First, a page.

Commissioner Damanaki deserves a great deal of credit for her tenacity in seeing this deal through to its successful conclusion; both the Commission’s initial proposal and her strong determination to keep reform on track were key factors in the final outcome.

The new CFP will enter into force on 1 January 2014 with some measures in place thereafter, which means there is a lot of work to do to support member states in implementing the new policies. Here are some of the key changes to look for in 2014:

  • The new CFP will manage fish stocks in a far more decentralized way.   Member states will now have the flexibility to innovate and design management approaches to meet their specific needs and support local fishing communities in manners of their choosing, so long as they are consistent with the performance requirements of the new policy.  This autonomy to member states should encourage cooperation among fishermen who target the same species to produce sustainable management plans.
  • EDF is committed to working closely with Member States and fishermen in Europe, providing design guidance and knowledge sharing opportunities to help end overfishing, phase out discards and restore depleted fish stocks.
  • Voluntary rights based management will be a vital tool for many member states’ management toolboxes, since this approach will help meet the dual challenges of phasing out discards and ending overfishing. Meeting these targets will require innovation, willingness to experiment with new management strategies and close collaboration between fishery stakeholders.

To cap off 2013 as Europe’s year of fisheries reform, the negotiators now engaged in finalizing the European Maritime and Fisheries Fund (EMFF) should finalize the EMFF by aligning it with the Common Fisheries Policy: supporting increased investment in management innovation, improved data collection and research, enhanced compliance assurance and enforcement and avoiding harmful subsidies.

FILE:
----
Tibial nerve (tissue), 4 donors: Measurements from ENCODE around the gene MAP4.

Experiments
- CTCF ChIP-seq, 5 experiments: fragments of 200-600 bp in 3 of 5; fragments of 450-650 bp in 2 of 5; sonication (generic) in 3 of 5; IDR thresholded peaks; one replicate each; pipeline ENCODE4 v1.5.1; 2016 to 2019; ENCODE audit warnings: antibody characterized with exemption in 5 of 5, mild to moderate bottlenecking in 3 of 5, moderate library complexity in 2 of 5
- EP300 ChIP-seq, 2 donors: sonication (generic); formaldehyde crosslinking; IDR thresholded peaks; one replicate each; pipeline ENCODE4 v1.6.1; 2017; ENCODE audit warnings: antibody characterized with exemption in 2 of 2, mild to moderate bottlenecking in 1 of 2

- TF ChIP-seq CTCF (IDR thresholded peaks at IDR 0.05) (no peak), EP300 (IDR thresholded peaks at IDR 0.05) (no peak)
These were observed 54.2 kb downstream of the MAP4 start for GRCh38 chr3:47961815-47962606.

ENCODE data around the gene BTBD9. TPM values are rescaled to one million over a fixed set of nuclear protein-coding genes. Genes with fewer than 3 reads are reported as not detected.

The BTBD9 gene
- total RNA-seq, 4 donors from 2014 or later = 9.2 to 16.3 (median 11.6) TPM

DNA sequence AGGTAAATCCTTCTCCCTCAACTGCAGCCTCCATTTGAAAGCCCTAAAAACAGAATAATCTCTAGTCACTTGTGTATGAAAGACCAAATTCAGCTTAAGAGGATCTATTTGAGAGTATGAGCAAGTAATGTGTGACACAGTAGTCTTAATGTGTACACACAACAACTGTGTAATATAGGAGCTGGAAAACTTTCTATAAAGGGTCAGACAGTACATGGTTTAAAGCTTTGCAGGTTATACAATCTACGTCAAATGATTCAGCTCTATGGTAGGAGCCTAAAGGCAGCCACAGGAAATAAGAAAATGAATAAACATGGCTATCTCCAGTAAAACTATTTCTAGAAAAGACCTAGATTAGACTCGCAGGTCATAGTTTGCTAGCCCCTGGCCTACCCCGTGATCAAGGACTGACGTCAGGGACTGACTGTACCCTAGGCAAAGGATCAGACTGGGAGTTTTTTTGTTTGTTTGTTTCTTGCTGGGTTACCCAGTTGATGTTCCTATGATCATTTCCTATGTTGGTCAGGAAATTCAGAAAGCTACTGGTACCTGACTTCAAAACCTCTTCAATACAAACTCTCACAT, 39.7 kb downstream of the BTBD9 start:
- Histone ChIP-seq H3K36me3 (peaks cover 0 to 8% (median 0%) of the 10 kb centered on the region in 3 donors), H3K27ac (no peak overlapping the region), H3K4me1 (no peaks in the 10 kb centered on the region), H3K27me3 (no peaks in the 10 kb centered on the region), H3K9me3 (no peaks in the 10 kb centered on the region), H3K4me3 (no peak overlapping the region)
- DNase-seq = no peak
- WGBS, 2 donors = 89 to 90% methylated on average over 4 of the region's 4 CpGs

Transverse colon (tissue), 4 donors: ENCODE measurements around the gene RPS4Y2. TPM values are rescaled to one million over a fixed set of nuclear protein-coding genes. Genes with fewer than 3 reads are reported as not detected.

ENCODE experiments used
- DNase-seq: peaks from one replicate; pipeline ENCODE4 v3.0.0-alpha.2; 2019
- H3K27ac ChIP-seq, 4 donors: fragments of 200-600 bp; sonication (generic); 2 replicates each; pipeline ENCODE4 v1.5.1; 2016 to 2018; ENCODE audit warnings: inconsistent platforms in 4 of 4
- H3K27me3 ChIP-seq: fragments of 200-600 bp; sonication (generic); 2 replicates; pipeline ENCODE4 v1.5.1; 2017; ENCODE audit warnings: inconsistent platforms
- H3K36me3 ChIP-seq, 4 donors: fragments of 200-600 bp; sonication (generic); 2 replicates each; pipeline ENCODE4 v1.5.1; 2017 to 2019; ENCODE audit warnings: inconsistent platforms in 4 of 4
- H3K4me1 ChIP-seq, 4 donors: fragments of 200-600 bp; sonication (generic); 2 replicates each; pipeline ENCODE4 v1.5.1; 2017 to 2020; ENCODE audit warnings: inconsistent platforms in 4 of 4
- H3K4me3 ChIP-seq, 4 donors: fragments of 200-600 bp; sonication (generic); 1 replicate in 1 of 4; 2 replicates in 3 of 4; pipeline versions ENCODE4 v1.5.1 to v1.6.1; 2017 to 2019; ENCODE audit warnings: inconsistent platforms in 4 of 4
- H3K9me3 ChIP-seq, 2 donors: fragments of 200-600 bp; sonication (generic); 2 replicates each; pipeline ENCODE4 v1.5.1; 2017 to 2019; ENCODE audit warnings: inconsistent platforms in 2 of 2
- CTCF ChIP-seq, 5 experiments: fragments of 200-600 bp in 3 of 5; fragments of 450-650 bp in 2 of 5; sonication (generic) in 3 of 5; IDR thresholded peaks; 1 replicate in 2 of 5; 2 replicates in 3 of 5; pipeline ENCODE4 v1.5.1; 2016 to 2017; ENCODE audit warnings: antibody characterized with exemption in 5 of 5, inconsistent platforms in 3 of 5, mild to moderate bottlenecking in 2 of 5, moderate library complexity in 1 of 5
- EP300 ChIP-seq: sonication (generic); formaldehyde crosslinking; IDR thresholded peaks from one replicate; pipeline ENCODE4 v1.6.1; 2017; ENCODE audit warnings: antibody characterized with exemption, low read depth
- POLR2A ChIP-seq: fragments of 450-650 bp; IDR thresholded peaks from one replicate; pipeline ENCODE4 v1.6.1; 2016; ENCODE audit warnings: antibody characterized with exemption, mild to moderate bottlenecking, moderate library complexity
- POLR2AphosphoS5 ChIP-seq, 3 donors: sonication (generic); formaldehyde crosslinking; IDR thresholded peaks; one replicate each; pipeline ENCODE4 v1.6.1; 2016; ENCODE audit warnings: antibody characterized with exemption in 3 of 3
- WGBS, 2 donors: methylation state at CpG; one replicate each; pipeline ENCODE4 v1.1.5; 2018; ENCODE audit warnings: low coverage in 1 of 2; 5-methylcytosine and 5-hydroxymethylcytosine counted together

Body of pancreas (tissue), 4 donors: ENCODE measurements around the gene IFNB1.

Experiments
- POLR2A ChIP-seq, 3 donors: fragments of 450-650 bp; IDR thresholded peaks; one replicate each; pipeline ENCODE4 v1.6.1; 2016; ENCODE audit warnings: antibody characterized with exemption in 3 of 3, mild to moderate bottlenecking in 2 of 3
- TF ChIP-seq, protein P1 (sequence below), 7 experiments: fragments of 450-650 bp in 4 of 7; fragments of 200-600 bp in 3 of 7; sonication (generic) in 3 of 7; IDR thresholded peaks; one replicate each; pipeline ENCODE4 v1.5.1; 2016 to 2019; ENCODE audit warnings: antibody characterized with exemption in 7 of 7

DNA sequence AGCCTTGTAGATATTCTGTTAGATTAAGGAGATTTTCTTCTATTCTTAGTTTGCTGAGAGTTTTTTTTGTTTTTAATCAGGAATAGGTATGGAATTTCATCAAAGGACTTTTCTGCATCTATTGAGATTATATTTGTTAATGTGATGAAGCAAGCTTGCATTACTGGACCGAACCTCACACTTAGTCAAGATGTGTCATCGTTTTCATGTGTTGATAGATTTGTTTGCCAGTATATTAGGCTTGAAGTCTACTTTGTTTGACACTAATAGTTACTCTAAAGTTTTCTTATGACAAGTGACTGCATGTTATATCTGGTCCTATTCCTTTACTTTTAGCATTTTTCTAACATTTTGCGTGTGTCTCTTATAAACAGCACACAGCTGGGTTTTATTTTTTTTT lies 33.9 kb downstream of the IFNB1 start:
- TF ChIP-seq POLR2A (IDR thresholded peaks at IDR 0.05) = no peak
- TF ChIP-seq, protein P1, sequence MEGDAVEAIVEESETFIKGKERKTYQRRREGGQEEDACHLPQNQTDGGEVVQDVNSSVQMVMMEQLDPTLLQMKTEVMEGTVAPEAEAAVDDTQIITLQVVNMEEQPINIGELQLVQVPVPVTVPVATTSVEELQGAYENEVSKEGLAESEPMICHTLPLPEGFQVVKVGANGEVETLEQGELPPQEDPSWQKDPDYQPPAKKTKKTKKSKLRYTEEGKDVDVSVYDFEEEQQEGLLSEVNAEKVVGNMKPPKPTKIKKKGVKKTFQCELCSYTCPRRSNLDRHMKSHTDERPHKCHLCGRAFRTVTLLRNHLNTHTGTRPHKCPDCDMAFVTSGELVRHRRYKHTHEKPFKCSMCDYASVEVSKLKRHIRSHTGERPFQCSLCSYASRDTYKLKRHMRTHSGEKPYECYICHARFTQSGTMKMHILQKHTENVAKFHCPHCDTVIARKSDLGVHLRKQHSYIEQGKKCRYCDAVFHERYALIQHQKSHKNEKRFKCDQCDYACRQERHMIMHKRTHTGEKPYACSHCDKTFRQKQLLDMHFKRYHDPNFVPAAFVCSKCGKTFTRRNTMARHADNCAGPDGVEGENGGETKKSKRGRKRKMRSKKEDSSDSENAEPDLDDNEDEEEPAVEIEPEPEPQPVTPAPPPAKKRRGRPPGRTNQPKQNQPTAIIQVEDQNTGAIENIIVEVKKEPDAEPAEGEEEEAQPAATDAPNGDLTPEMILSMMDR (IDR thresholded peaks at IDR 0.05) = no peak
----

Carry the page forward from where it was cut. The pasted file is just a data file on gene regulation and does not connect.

European fishermen have every reason to be optimistic that they will soon be leading the way towards a new era in sustainable management and stock recovery.

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Sustainable European fisheries depend upon sustainable investment mechanisms

fishing boats, Greece

Fishing Boats in Kos Island, Greece. Photo Credit: Britt Groosman

After years of deliberation, the European Union has finalized proposals to reform the Common Fisheries Policy (CFP), the EU’s framework for fisheries management. The new policy promises a better future for both fishermen and fish by providing a comprehensive management system designed to restore healthy marine environments while supporting profitable fisheries and thriving coastal communities. The new CFP, which will enter into force in January 2014, calls for Member States to take steps that will ultimately eliminate the wasteful practice of discarding fish at sea. It also requires fishing at sustainable levels by achieving Maximum Sustainable Yield (MSY), and supports a regionalized approach through decentralized decision-making.

Funding transformative change:

These are ambitious requirements that must be adequately funded in order to achieve the policy objectives outlined by the new agreement. The CFP’s funding instrument – the European Maritime Fisheries Fund (EMFF) – will provide resources to help fishermen in the transition to sustainable fishing; supporting coastal communities in diversifying their economies; financing projects that create new jobs; and making it easier for fishermen to access adequate financing. The EMFF is being reformed simultaneously with the CFP and in late October the European Parliament voted in plenary on proposed amendments. Overall, the results are positive and outcomes – such as the refusal to subsidize the construction of new vessels and increases in funding for data collection and control of illegal fishing – gives hope that the EMFF will ultimately complement the new CFP and make true transformation possible.